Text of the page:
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Top ten anti-fracking artists

As public controversy over fracking ignites, here is our list of the bold and best creatives who cry "Frack off!"


After their home in upstate New York was threatened with potential fracking, Yoko Ono Lennon and her son Sean spun the Beatles-inspired catchphrase in order to gather 200 fellow artists the founding of Artists Against Fracking in August 2012. Through “mass awareness” and “peaceful democratic action,” AAF seeks to expose and stop the contaminating effects of fracking for natural gas and oil. Check out their inspiring video below.


You have to love the Grand Dame. Its one thing to make a political statement down the runways of London Fashion Week, and quite another to physically join a growing anti-fracking protest camp in West Sussex. Surrounded by thousands of activists, the fashion designer called Prime Minister David Cameron’s stance on fracking “outrageous,” and demanded a public debate on the issue. Westwood: "I'm anti-fracking and I'm here to protest. They are trying to rush this thing through, for what?... It's just storing up for the future, near future even, with financial problems and ultimately, you know, we'll all fry." Look out for anti-fracking T-shirt slogans and memorabilia at her next fashion show. 


Winner of the Special Jury Prize and Best US Documentary at Cannes 2010, Fox’s Gasland reveals the lucrative offers America’s rural landowners are being approached with by energy companies. The reason? These companies are hoping to tap into a reservoir dubbed the "Saudi Arabia of natural gas." Suddenly, America finds itself on the precipice of becoming an energy superpower or a toxic melt-down of epic proportions. Gasland Part 2 is now available on HBO.


Photographer Nina Berman had just started focusing on climate and environmental issues when she read an article about fracking and its connection to the possible contamination of New York City’s drinking water. A New York resident herself, Berman knew very little about how the controversial process of drilling for natural gas via hydraulic fracturing actually worked. After researching the issues, she then spent time in part of Pennsylvania’s Marcellus Shale region—a hotbed of fracking controversy—producing a series titled “Fractured: The Shale Play.” 


Though it may first remind you of a demented fairground ride, artistic engineering duo HeHe’s—Heiko Hensen and Helen Evans—in-door fracking installation at Liverpool's Fact gallery, "Fracking Futures," includes the eerie noise, tremors, and flames of a real hydraulic fracturing operation…and a pool of waste water nearby.  Mini-disaster i the making? Hansen: “We decided to do fracking because it is a pressing issue. Everybody talks about fracking, but the iconographic image of it has not yet been found."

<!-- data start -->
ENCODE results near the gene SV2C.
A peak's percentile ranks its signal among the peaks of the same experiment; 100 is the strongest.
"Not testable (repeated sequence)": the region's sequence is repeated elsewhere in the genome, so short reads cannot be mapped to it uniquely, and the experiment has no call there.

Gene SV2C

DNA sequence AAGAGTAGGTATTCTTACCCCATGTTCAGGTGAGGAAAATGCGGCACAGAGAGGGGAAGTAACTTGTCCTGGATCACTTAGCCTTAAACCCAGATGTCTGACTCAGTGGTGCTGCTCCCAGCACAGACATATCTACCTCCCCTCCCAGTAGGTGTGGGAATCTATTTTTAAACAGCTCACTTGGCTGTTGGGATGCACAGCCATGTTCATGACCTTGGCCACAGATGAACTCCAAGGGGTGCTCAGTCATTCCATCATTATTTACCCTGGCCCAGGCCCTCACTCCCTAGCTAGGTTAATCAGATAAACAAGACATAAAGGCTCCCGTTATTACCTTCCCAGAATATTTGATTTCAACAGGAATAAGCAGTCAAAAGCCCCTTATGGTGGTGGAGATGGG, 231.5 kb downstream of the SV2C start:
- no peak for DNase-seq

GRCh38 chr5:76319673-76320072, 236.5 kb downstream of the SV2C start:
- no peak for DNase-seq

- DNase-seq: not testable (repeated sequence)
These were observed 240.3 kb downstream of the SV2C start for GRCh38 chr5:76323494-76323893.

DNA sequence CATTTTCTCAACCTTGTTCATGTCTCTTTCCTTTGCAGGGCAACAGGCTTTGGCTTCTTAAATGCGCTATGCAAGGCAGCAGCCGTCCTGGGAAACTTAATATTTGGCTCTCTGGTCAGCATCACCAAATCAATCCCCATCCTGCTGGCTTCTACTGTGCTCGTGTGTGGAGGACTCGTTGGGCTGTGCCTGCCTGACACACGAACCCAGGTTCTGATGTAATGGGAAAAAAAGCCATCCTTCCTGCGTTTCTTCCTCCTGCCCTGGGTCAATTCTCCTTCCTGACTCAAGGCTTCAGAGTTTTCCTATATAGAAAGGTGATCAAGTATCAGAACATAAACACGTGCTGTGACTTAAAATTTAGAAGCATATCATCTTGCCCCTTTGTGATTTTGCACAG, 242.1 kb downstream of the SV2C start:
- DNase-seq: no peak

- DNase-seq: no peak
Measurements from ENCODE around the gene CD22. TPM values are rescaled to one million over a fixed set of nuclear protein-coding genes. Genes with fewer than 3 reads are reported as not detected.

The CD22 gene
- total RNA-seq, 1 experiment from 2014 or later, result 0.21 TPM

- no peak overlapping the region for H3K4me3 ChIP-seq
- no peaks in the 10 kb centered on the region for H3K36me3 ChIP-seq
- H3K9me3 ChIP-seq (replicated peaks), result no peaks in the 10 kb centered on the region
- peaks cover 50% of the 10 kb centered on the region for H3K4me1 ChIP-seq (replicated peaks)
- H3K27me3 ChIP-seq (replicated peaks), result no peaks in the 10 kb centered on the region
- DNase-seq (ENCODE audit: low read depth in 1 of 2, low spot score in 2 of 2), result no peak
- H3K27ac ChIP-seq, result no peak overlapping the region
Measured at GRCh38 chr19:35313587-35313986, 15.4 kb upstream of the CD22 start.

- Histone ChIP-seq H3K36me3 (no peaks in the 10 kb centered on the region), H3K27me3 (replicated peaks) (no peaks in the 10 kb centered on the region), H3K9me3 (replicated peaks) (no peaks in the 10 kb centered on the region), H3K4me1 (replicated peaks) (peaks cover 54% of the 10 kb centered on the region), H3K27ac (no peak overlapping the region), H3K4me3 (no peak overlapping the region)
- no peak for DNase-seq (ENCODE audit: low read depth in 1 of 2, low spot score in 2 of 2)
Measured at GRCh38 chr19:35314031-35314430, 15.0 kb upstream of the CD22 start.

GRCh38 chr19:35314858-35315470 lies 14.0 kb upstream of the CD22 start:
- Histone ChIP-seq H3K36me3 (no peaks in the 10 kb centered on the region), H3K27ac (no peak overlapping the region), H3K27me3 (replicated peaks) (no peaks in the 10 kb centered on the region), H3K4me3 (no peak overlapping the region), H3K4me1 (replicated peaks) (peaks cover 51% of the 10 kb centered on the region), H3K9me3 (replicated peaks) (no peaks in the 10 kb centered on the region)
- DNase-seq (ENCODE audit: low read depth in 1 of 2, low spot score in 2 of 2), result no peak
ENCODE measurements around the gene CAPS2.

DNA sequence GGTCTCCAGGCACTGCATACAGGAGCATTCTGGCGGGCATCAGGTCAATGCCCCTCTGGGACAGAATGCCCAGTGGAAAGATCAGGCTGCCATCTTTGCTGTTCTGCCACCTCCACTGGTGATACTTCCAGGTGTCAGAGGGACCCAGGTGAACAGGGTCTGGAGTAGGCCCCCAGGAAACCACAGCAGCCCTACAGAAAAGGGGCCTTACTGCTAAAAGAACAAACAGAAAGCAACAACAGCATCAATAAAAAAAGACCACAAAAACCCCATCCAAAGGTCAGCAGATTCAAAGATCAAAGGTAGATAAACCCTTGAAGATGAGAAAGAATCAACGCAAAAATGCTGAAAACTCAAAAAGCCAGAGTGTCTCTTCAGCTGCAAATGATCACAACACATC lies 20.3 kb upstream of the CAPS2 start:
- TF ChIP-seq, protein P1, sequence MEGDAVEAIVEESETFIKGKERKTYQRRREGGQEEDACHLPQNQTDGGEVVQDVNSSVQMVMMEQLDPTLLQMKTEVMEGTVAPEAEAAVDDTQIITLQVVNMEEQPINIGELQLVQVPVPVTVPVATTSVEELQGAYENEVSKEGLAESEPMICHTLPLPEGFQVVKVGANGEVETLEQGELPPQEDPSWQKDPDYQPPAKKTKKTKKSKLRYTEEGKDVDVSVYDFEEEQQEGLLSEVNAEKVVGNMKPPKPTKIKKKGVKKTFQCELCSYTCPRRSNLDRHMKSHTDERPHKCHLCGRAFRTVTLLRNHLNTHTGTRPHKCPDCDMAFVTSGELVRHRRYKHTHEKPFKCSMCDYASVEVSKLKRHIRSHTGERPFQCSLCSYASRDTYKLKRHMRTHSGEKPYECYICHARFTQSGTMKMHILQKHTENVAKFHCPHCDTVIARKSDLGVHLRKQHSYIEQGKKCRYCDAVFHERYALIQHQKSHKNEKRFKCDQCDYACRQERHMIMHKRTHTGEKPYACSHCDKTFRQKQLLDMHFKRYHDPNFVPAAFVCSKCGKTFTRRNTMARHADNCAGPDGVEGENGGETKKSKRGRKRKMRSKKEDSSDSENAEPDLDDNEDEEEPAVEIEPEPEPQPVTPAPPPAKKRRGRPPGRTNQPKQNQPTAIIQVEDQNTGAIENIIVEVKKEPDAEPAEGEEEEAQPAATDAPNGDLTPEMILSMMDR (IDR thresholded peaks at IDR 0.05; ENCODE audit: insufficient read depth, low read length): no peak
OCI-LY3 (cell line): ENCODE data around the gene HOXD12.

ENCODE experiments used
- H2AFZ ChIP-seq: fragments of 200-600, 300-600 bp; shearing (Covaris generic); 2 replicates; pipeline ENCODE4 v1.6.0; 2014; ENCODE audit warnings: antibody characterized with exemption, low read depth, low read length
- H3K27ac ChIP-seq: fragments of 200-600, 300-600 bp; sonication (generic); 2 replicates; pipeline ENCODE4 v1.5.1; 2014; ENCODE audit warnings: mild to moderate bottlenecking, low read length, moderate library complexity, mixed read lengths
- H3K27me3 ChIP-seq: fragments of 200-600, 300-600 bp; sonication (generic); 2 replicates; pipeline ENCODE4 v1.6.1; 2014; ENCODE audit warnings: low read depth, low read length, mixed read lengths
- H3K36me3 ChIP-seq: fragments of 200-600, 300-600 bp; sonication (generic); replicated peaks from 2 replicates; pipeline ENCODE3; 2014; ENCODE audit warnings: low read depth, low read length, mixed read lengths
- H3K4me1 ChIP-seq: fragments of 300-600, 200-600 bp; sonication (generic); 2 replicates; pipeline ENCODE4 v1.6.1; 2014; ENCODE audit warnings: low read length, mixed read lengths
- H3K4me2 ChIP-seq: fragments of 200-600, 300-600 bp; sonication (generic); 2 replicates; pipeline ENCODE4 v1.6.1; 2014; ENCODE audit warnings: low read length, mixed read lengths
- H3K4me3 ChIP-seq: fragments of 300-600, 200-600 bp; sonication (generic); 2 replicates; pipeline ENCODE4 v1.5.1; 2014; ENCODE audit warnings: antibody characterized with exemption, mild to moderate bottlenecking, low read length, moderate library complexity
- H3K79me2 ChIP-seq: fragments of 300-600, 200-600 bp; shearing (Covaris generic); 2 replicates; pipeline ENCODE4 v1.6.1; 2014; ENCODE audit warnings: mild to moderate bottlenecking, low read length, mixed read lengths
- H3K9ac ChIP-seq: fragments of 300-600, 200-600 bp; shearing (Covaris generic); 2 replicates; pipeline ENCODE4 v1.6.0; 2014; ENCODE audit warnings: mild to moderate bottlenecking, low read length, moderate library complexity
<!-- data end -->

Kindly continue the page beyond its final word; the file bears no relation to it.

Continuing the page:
Starring none other than Matt Damon, Van Sant’s Promised Land (2012)—portraying rather atypical subject matter—brought the politics of small-town America into the limelight of Hollywood and popular culture. Struggling with his own conscience in the film, Damon plays a natural gas salesman whose onerous duty is to sweet-talk locals into allowing his corporation wants to tap into the environmental resources.


Luke held a zany anti-fracking performance in the center of Lewes, East Sussex that involved no less than a besuited fat cat, Darth Vadar, several people in chemical warfare suits, and copious bottles of coloured ‘toxic’ liquid. As drummers beat out a menacing rhythm, boatloads of Hazchem companies arrived to unload bottles of “toxic liquid” into the River Ouse. Then activists with feathers in their hair leapt onto the Hazchem boat, upending the ‘toxic’ water over company men’s own heads. Luke proved that its still possible to make political statements while retaining an exuberant, irreverent sense of humour. 


Inspired by fracking technology and a scientific background, Booras’s ceramic drill bits were inspired by the diamond drill tools used on the exposed portions of the massive Marcellus shale formation in upstate New York. His One Cubic Foot is exactly what it sounds like—a cubic foot of Marcellus shale, glaze-fired to fuse multiple layers of rock.


Energy dollars have flooded North Dakota, making it home to the lowest unemployment rate in the country.  But behind the abundance are the stressed, isolated lives of oil workers like those captured in Black Rush Life (2013), a film directed and shot by Clusiau, with additional photography and executive production by Shaul Schwarz. “I wanted to show the personal life of this place—more than the industry, more than whether domestic fracking is good or bad,” Clusiau said. “I wanted to look at the human experience.”


The team behind the ”You Don't Own Me" video is back with a new star-studded video for Yoko Ono and Sean Lennon's Artists Against Fracking. The anti-fracking cause is taken up by celebrities including Joseph Gordon-Levitt, Adrian Grenier, Susan Sarandon, Maggie Gyllenhaal, The Strokes, Lindsey Wixson, and, of course, Yoko Ono herself, singing along to a song titled, "Don't Frack My Mother." Watch out for Reggie Watts's brilliantly sinister interlude.